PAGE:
Between April 2022 and June 2023, low-income households experienced higher inflation than high-income households (shown on Figure 4 as positive values). Housing and household services made the greatest contribution to higher inflation rates for low-income households up to March 2023. This was mainly generated by electricity, gas, and other fuels, which contributed 2.38 percentage points to the gap in the October 2022 peak. This followed a period of increasing energy prices in line with rises in the OFGEM energy price cap. The peak coincides with the introduction of government's Energy Price Guarantee on 1 October 2022. In October 2022, electricity, gas, and other fuels comprised 60 parts per thousand (ppt) of the basket for low-income households, compared with 33 ppt for high-income households.
The higher contribution to low-income households' costs from electricity, gas, and other fuels was partially offset by mortgage interest payments, where the costs for high-income households have risen faster. This has led to a broadly increasing negative contribution between June 2021 and September 2023. The largest negative contribution to the difference was 1.33 percentage points in August 2023. This coincides with changes to the Bank Rate, which is set by the Monetary Policy Committee to meet the government's target for CPI inflation of 2%. The Bank Rate increased from 0.1% in December 2021 to 5.25% in August 2023.
Food and non-alcoholic beverages made an increasing contribution to the difference in inflation for low-income households from August 2021, with a peak of 0.85 percentage points in March 2023. Despite their contribution falling back to 0.52 percentage points in September 2023, food and non-alcoholic beverages is now the largest contributor to higher inflation for low-income households. Together, the contributions to the difference from food and non-alcoholic beverages, and smaller contributions from electricity, gas, and other fuels were offset by increasing contributions to the difference from mortgage interest payments in the most recent three months to September 2023. This has led to minimal differences in the overall annual rates for these two subgroups.
Looking further back, between July 2021 and March 2022, high-income households experienced a higher rate of inflation. The biggest gap occurred in August 2021, with annual inflation for high-income households at 3.6%, 0.8 percentage points greater than the rate for low-income households. Transport made the largest contribution to the difference in annual rates over this period, with a peak of negative 0.75 percentage points in November 2021. This coincided with a period of increasing second-hand car and motor fuel prices. Transport typically represents a larger proportion of the basket for high-income households. In November 2021, this division had a weight of 133 ppt, compared with 79 ppt for low-income households.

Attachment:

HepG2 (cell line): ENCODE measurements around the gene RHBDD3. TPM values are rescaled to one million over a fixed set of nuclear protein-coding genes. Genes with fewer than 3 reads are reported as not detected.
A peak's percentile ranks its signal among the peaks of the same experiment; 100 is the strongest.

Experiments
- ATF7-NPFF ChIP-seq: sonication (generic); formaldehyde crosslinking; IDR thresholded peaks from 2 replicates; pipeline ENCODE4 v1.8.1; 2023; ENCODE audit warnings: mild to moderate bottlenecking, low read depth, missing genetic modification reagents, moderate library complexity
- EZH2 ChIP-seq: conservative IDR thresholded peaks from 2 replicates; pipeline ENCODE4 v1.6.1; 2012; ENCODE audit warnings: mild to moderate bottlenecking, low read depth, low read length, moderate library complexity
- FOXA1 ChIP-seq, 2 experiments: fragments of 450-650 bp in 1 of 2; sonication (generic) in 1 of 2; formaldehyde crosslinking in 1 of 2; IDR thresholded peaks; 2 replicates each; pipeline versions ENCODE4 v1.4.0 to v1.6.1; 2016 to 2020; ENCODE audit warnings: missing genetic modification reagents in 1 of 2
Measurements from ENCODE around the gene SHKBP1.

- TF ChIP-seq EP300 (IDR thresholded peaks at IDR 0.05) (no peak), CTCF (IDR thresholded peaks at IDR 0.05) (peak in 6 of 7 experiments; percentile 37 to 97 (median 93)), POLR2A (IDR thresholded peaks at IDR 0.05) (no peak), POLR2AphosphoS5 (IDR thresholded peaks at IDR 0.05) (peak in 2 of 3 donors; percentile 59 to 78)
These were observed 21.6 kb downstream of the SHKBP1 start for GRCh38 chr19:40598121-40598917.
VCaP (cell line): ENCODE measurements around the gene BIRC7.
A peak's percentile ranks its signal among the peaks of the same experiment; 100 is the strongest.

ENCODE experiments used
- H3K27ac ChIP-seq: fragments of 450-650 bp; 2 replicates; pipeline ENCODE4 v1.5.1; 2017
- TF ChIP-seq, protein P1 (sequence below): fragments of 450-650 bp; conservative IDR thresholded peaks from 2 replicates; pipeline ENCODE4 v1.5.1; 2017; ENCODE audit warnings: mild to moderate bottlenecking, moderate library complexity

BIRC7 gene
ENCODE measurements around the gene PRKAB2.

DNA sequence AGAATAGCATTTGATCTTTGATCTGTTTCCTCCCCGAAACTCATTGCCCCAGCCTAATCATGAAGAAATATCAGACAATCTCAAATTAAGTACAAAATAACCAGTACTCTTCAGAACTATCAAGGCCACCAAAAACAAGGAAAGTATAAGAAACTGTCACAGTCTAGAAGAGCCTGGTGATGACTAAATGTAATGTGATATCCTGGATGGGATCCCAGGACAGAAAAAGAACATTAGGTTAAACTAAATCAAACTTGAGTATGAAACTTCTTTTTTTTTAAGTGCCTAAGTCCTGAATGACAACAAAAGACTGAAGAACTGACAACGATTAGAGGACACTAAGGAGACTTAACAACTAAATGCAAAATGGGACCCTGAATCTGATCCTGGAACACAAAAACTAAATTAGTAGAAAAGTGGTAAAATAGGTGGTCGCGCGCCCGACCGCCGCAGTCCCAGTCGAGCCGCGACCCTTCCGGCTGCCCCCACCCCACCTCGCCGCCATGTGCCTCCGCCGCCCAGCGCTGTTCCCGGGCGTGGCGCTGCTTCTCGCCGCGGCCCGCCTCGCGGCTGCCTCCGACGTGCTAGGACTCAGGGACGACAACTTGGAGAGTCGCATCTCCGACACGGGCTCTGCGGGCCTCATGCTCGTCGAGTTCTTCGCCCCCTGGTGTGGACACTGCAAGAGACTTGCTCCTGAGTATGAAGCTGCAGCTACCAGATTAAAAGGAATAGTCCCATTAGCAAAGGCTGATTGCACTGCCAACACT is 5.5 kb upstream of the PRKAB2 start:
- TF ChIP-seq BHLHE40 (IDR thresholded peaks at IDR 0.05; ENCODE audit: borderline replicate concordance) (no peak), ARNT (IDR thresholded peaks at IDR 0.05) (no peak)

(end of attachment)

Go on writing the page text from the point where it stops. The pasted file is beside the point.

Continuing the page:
However, between March 2022 and March 2023, the negative contribution to the difference broadly fell from 0.70 percentage points to 0.17 percentage points. This is a "base effect" from high transport prices a year earlier, which led to a slowing of the current growth rate. See our blog post, Beware Base Effects, for more information. Despite increasing negative contributions to the difference from catering prices over this period, they only partially offset the main contribution to the difference from increases in the energy price cap.
To better understand the impact of household cost inflation on different subgroups, it is also important to consider them alongside appropriate measures of income. For example, while households pay interest on outstanding debt, they will also benefit from interest on savings. The data in this publication are largely consistent with mean equivalised disposable income data published in our Average household income, UK bulletin (for more information, please refer to our The measurement of real income in the UK: options for a coherent approach article. We will aim to incorporate analysis against income measures into future Household Costs Indices for UK household groups bulletins.Back to table of contents
Figure 5 shows annual Household Costs Indices (HCI) inflation rates for different tenure types. The highest rate in September 2023 of 9.3% was experienced by mortgagor and other owner occupiers. This was mainly because of mortgage interest payments, pushing the inflation rate up for this subgroup relative to other tenure types. Restaurants and hotels also increased the rate for mortgagor and other owner occupier households relative to social and other renter households.
The lowest annual inflation rate in September 2023 was for private renters, whose inflation rate was also the lowest at the October 2022 peak at 10.1%. However, in October 2022, the highest rate of 13.5% was experienced by both social and other renters, and outright owner occupiers. This was mainly attributed to electricity, gas, and other fuels, which comprised 65 parts per thousand (ppt) of the social and other renters' basket and 56 ppt of the outright owner occupiers' basket. This compares with 35 ppt for both the other tenure types. Similarly, food and non-alcoholic beverage prices increased the social and other renter, and outright owner occupier household inflation rates relative to other subgroups. The weight was 148 ppt and 147 ppt respectively, compared with 118 ppt for mortgagor and other owner occupier households and 106 ppt for private renter households.
In September 2023, the annual rate for non-retired households was 8.3%, compared with 7.8% for retired households. Household cost inflation for retired households peaked at 14.2% in October 2022, 2.3 percentage points higher than for non-retired households (Figure 6). As with our other subgroups, the period of increased differences in annual inflation rates was attributed to the impact of electricity, gas, and other fuels, and food and non-alcoholic beverages on non-retired households. However, mortgage interest payments have made an increasing contribution to the difference over the period, leading to a higher rate for non-retired households since July 2023.
The trends seen in the HCIs breakdown by retirement status were like those observed for households with and without children. Households without children, who experienced the higher rate at the October 2022 peak, had the lower rate in September 2023 of 8.1%, compared with 8.4% for households with children.
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Household Costs Indices for UK household groups reference tables
Dataset | Released 4 December 2023